Saturday, January 25, 2014

Can optimism lead to a better marriage?


Can optimism lead to a better marriage?

A recent study suggests that one type of optimism is helpful and another type is not so helpful. In their review of research, Lisa Neff of the University of Texas at Austin and Andrew Geers of the University of Toledo, reported an emerging belief that optimistic expectations would promote better relationships because people should be motivated to overcome difficulties.

In a previous post I reviewed some research on optimism and spirituality. Most religions strongly support marriage. In this post I look at a study about optimism in a marriage.

When there is conflict, optimists are more constructive and they ending up feeling more satisfied with the outcome of the conflict. Also, the relationship has a better chance of survival.

In a 2-year study, optimists had fewer drops in satisfaction than did pessimists.

So what’s not to like about optimism?

Some research suggests that expecting great outcomes can create a false sense of security, which prevents people from working on troublesome issues. Sometimes overoptimistic people act like everything will work out okay. This neglectful attitude can let problems worsen. In this case, optimism is a liability—not an asset.

How might optimism be helpful?
    If couples find that experiences confirm their expectations then a positive upward spiral can develop.

What’s the difference between general and specific optimism?
         General optimism is like a disposition or a personality trait.
“Overall, I expect more good things to happen to me than bad,” or
“ I’m always optimistic about my future”
Examples of specific optimism focused on a relationship are:
 "I expect my partner and I will always communicate well,” or
“I expect my partner and I will always be affectionate with one another”

Some details of the current study
The researchers recruited newlywed couples who were in their first marriage and had been married less than 6 months. There were 61 couples. On average, the wives were 23.5 years old and the husbands were 25.6 years old. Most couples identified themselves as Christian (64%), white (85%) with incomes in the range of $25,000 to $35,000 per year.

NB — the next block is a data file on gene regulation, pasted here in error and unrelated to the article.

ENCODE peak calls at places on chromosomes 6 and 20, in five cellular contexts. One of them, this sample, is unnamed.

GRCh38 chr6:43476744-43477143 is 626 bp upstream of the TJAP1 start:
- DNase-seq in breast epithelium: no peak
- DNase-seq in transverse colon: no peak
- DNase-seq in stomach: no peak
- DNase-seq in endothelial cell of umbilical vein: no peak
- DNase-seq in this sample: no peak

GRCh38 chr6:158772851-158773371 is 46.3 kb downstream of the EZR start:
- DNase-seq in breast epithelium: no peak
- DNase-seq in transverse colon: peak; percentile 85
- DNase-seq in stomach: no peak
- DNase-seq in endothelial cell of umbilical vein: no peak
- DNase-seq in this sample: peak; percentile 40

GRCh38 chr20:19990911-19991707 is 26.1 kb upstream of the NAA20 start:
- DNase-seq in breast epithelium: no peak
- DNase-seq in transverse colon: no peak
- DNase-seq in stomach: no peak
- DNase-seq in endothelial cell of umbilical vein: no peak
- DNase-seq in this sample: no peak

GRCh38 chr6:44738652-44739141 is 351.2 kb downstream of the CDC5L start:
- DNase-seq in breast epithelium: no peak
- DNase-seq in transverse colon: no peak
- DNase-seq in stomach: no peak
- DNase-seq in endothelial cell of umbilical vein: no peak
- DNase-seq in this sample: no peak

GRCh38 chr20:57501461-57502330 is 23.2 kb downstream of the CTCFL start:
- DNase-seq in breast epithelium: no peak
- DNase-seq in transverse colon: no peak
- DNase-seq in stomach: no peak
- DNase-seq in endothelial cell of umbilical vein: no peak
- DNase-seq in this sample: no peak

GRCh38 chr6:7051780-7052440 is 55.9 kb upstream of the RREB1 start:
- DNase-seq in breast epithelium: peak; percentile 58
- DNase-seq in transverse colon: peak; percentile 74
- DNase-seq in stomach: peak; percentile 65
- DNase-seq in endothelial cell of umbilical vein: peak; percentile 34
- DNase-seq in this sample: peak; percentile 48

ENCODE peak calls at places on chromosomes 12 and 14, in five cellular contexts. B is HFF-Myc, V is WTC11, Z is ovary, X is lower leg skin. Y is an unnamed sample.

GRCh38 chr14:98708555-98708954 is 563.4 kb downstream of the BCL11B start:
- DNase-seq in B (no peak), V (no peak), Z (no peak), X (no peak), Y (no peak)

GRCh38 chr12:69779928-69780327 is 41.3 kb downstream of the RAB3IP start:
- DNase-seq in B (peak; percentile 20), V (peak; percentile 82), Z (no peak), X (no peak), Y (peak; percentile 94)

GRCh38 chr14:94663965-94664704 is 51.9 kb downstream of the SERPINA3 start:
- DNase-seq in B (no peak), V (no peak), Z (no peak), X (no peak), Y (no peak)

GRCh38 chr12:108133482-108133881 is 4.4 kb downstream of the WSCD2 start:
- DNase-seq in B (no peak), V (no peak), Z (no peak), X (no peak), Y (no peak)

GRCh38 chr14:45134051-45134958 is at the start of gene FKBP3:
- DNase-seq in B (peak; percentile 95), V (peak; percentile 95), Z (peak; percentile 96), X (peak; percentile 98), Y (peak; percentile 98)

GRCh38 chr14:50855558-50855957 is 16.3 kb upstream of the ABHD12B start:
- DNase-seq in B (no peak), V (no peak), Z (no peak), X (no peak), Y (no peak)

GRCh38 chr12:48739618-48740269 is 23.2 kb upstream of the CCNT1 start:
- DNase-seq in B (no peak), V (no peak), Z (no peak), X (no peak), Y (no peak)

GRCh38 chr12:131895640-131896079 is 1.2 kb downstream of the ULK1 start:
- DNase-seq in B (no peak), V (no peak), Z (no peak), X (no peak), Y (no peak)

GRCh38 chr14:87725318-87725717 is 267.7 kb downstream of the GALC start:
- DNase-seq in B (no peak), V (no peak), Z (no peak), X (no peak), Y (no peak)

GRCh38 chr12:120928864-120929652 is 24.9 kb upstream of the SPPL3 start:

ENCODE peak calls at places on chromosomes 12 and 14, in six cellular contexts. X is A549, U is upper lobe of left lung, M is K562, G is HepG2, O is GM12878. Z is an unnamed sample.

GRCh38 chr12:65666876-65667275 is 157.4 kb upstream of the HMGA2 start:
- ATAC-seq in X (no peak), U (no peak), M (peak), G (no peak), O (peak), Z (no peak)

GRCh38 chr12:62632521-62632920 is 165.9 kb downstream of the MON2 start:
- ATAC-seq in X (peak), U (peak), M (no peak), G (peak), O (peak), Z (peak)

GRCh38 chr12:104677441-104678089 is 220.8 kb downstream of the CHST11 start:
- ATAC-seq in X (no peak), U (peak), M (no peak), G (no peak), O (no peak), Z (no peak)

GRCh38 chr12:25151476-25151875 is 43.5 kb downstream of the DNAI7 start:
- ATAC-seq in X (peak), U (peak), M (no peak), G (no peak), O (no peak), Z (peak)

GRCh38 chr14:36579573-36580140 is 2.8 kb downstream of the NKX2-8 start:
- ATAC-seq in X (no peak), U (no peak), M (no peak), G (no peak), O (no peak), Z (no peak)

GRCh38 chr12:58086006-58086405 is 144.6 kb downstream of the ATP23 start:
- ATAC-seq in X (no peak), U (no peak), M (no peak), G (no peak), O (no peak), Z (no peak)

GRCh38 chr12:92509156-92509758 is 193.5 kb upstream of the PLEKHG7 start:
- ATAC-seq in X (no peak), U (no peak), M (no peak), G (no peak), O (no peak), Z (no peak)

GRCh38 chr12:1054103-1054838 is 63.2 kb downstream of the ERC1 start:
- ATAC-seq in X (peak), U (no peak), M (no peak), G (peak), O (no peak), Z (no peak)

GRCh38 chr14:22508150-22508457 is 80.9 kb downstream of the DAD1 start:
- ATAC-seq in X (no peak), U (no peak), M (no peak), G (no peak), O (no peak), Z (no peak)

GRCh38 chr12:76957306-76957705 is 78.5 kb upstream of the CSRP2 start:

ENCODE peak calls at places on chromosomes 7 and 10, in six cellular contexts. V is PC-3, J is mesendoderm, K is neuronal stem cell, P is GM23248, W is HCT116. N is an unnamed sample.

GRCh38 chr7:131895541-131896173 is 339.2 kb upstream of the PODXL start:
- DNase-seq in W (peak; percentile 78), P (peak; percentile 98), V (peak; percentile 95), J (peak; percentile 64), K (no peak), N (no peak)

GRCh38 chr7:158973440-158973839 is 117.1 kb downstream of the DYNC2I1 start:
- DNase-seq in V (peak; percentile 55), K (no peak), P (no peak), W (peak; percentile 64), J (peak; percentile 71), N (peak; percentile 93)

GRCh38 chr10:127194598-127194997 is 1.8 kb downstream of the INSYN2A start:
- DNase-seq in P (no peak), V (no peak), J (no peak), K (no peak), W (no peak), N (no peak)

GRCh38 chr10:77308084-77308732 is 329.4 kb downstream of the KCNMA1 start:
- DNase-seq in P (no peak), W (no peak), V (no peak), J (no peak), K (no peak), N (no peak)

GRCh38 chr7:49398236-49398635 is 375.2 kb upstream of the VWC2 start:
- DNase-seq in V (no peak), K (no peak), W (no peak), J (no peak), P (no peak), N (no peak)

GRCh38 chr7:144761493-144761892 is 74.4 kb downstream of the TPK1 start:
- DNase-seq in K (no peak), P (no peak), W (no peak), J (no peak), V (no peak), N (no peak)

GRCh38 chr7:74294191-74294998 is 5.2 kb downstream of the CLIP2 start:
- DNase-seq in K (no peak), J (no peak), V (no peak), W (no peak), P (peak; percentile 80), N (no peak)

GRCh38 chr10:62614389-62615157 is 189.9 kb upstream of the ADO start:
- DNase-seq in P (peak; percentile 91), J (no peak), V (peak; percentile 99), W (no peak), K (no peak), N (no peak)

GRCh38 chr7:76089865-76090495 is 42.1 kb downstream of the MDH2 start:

The couples completed questionnaires early on and at two follow up periods—6-months and 1-year.

So what happened?
Those with high dispositional optimism consistently participated in more constructive contributions to solving problems. And those low in optimism reduced their problem-solving ability.

In contrast with general dispositional optimism, optimism focused on the relationship was a liability. When there were problems to resolve, those low on relationship focused optimism performed better than those high on relationship optimism. Things were worse for those with high relationship optimism when couples faced serious challenges.

Spouses with higher dispositional optimism were more stable in marital satisfaction levels.  Those higher in relationship focused optimism began at a high level of marital satisfaction but ended up with steeper declines as the relationship continued.

This high level of initial optimism and steep declines finding is interesting because of research indicating couples high in love and affection that drops off considerably during the first year are at high risk for divorce.

It is not clear from this study what level of optimism is best. Older research on optimism suggests a moderate level of optimism is best (Baumeister, 1989).


Neff, L.A. & Geers, A.L. ( 2013). Optimistic expectations in early marriage: A resource of vulnerability for adaptive relationship functioning, Journal of Personality and Social Psychology, 105, 38-60.

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